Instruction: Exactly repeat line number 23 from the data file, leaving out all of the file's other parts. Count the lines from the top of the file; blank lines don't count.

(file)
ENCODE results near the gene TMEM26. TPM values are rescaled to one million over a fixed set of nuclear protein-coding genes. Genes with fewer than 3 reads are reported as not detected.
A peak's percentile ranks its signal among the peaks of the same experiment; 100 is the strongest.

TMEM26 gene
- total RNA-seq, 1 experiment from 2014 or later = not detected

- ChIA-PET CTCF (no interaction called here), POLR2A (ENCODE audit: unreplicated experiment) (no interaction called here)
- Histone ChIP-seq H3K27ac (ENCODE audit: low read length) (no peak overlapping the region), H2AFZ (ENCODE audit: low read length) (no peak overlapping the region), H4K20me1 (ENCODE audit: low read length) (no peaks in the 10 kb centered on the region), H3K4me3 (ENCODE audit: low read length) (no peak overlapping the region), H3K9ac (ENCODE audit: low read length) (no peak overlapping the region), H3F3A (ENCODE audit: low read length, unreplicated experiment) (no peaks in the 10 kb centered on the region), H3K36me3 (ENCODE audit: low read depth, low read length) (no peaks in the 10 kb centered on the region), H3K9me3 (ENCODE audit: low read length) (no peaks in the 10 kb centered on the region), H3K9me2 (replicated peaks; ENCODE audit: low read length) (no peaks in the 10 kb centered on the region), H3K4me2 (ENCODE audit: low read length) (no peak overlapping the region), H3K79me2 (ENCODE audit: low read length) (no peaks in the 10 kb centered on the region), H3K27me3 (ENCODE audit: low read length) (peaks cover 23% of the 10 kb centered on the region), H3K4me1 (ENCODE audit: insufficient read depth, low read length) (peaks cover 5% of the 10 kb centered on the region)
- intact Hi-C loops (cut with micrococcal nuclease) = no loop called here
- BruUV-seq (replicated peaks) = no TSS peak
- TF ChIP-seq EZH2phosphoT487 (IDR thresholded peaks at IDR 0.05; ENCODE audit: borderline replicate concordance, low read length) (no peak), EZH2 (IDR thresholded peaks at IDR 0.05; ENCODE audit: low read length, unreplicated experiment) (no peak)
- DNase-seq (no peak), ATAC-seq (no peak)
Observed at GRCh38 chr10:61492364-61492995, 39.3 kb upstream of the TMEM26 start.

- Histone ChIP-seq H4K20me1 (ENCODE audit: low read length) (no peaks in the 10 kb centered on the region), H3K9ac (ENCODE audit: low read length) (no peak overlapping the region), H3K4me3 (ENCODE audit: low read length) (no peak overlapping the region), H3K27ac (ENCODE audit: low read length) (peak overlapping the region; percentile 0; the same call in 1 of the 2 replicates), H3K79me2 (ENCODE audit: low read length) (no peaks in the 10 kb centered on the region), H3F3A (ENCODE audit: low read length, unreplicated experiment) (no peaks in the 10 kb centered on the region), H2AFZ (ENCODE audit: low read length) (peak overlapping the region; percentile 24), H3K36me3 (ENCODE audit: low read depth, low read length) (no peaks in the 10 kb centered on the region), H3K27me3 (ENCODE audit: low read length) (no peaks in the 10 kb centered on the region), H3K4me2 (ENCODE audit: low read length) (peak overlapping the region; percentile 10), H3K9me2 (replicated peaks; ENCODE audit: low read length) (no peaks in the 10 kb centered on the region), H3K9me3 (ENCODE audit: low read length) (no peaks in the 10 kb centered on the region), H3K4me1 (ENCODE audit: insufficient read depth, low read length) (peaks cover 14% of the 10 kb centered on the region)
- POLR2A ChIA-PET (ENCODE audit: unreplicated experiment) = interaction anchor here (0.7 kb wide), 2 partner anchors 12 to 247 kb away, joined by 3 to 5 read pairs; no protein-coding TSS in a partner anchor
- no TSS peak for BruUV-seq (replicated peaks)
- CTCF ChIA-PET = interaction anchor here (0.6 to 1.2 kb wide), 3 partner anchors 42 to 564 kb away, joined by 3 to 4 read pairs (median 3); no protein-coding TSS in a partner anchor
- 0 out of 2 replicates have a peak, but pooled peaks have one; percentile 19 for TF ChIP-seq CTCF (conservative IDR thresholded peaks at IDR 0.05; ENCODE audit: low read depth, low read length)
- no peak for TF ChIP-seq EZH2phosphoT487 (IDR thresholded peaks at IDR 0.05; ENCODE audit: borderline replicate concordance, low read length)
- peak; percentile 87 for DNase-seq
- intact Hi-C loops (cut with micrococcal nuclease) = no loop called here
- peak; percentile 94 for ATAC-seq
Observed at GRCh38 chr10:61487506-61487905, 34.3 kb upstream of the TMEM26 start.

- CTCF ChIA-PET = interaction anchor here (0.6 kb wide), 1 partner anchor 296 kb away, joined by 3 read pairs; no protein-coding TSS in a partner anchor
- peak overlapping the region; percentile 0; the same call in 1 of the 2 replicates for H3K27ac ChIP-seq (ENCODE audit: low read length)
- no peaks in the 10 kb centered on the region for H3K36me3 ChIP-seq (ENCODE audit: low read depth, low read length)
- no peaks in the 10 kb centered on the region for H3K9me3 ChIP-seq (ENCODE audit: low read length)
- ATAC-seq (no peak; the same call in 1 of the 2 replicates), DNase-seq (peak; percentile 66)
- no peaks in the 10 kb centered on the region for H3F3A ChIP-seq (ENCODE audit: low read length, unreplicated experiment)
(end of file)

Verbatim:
- peak overlapping the region; percentile 0; the same call in 1 of the 2 replicates for H3K27ac ChIP-seq (ENCODE audit: low read length)